This failed drug test would be my one-way ticket out of my house and into a treatment center with all the other kids who made messes and disappointed their parents.
But when my dad entered the hospital room, I wasn’t met with the anger and rage I expected. Behind the hurt and fear in his eyes, I saw the desperation of a father who—in his own humanity—was unable to express the limitless love he had for a daughter whose behavior ripped his heart out.
My barrel-chested, manly-man-of-all-men dad bee-lined right for me. He dropped to his knees and grabbed my hands. He looked me right in the eye and said “What did I do wrong? Please tell me how to help!”
I deserved judgement but was offered a way out. It was a tangible expression of the Heavenly Father’s grace reflected in the broken but unconditional love of the man who knelt before me, undone.
Something inside me broke. Where accusation wanted to rightfully expose me as a mess and a disappointment, my Father had a different story to tell. In His story, I’m a beloved daughter who needs the grace of another chance. I’m a redemption song He’s ready to sing; where the white flag of surrender becomes the backdrop to my greatest love story.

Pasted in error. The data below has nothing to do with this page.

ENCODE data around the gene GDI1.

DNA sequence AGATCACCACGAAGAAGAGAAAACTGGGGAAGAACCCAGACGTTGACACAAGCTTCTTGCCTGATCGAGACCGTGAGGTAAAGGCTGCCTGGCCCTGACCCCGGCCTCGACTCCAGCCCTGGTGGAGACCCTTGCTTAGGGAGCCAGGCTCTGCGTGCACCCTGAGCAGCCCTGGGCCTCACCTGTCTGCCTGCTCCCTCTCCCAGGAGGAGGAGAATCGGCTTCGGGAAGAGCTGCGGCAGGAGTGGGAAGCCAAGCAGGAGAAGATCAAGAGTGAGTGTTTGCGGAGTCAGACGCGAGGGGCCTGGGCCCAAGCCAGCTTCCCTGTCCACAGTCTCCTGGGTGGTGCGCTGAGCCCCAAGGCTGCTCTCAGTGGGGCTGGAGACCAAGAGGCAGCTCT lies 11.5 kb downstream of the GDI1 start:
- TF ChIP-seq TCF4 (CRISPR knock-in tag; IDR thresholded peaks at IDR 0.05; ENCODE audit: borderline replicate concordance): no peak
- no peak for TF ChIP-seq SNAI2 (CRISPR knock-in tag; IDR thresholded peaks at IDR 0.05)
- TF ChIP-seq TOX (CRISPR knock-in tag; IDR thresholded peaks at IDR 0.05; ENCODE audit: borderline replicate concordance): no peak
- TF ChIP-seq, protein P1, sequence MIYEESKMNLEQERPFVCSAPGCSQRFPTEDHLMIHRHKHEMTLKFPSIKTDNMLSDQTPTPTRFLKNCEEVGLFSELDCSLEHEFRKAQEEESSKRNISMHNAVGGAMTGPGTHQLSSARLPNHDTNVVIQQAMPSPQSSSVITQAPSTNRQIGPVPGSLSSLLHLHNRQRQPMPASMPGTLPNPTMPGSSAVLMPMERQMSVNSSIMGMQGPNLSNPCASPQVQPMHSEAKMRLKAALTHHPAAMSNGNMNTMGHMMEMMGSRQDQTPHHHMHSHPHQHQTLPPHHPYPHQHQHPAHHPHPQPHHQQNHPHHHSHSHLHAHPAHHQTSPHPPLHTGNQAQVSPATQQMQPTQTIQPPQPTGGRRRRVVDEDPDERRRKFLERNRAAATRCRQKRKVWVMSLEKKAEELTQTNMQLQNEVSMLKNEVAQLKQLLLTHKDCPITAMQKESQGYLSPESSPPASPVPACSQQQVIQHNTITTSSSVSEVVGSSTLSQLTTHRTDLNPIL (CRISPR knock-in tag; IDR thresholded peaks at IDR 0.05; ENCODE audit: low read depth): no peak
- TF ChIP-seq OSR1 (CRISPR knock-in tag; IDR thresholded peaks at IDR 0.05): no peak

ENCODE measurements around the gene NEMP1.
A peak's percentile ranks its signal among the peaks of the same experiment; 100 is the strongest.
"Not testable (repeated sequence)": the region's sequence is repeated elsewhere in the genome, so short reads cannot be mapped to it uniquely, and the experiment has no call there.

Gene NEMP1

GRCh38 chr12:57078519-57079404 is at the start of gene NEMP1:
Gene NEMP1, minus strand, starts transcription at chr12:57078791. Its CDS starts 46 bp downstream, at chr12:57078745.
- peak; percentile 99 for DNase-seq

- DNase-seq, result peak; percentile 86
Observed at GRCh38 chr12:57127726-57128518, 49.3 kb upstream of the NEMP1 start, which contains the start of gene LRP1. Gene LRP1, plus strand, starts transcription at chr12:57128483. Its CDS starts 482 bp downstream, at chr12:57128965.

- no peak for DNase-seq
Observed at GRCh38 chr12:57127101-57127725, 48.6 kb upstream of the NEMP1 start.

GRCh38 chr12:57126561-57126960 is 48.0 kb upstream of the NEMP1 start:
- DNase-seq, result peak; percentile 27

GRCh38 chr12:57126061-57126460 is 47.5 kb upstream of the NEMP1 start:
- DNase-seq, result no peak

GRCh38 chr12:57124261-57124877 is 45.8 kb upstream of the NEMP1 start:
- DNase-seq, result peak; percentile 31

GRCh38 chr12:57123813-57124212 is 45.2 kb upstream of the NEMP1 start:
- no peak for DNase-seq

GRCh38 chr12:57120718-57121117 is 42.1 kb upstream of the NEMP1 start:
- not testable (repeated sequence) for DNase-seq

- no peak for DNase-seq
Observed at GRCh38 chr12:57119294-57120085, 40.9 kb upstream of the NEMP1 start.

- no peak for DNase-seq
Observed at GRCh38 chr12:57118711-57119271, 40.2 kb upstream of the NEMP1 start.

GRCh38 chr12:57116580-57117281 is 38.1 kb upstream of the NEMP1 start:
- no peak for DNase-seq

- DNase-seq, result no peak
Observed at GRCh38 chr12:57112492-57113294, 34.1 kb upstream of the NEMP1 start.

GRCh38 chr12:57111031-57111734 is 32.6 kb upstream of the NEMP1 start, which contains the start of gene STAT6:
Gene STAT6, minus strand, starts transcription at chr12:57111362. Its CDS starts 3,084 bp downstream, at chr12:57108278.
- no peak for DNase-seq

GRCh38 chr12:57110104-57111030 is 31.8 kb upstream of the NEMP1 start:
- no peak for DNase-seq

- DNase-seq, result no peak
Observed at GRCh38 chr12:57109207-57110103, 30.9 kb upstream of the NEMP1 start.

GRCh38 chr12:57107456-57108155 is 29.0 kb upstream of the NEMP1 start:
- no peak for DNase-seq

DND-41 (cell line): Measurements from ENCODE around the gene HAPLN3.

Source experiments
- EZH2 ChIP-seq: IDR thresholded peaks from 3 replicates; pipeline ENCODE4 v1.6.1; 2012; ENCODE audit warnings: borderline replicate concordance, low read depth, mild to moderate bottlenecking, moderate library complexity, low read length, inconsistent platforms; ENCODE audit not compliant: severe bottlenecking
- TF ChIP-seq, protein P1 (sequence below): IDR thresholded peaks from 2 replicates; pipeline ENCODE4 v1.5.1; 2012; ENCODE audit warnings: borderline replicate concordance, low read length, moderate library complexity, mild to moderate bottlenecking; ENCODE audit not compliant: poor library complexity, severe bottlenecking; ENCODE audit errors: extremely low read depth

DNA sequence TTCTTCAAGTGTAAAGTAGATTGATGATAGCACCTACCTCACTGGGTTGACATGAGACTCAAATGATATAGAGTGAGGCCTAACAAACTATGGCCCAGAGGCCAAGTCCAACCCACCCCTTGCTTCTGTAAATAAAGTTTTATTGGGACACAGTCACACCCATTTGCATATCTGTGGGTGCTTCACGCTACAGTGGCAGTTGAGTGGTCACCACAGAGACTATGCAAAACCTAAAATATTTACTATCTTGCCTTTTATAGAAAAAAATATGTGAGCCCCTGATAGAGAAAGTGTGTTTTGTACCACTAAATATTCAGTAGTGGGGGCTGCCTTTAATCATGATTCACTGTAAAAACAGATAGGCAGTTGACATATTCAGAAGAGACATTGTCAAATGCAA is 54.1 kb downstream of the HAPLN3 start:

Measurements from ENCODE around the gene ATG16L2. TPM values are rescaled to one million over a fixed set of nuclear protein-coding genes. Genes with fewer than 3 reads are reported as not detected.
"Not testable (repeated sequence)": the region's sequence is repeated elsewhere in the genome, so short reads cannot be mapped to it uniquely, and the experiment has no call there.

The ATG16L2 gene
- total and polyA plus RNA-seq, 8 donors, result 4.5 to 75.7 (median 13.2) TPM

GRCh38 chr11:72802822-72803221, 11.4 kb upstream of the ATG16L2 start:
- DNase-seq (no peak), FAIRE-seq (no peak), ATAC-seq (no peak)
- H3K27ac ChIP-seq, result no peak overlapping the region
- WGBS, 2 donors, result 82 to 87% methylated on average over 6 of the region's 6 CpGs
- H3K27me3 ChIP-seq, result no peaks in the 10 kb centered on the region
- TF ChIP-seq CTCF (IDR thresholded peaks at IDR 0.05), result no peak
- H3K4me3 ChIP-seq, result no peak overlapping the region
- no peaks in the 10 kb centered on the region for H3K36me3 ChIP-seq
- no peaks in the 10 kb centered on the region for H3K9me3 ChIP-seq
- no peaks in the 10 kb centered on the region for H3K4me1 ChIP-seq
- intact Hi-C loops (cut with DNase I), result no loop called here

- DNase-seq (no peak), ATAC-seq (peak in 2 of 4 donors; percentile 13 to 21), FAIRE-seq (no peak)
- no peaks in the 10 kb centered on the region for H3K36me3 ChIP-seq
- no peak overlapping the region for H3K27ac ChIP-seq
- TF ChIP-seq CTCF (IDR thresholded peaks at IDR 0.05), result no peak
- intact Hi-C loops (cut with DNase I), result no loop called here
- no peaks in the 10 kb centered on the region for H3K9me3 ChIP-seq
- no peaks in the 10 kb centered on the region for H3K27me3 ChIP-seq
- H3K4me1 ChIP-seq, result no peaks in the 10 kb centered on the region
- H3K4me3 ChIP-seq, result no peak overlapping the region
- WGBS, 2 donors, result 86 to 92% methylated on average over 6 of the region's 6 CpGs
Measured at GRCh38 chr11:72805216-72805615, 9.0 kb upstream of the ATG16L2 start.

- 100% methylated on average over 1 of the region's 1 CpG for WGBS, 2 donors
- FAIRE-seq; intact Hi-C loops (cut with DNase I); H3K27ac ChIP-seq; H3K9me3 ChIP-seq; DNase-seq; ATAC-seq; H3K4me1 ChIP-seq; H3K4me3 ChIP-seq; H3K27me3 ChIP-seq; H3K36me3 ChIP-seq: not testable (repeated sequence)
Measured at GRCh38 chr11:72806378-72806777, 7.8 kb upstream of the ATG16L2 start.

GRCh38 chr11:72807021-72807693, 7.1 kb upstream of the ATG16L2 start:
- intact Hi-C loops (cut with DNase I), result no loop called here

I never touched a hard drug again. The date was April 8, 2004. God said “Remember this date.”
Even though grace—not judgement—defined the moment that changed everything, my choices weren’t without consequence. I was grounded for the entire spring and summer and my parents became fiercely protective where I refused to protect myself. God met me here. In the midst of long, lonely days, He started to show me I could have a real relationship with Him where He speaks to me and leads me; where He is present and involved. I asked Jesus to be my savior when I was seven years old, but until that day a decade later, God was just a list of do’s and don’ts and a rebel heart like mine simply did not have what it took to follow the rules.
Both the rules and the rebellion were death to me, but this real relationship began to bring me to life. I once heard it put “God always revives what religion kills.” My life is a testimony to that truth.
This year, when I realized what day it was and my personal connection to the expression of spring, I looked up the significance of the date April 8. I. Was. FLOORED. If you have some time, you can read what I found here. But to give you the gist—Jesus was resurrected on the 17 day of the Hebrew month of Nissan which translates into—you guessed it—APRIL 8!
God doesn’t waste a thing. A THING.
So, yes, much like the earth itself, I was reborn in the spring. Since that day in early April 2004, it’s been a series of one step forward and two-steps back; a cha-cha dance of sorts with a Creator who is patient with me and who never stops pursuing my rebel heart. He is replacing the dead branches of religion with new growth rooted in love. Each spring, I’m reminded in such a beautiful way He is still doing something new.
Does what’s happening in the earth in a specific season connect with you in a personal, meaningful way? I would love to hear your story. Leave me a comment below.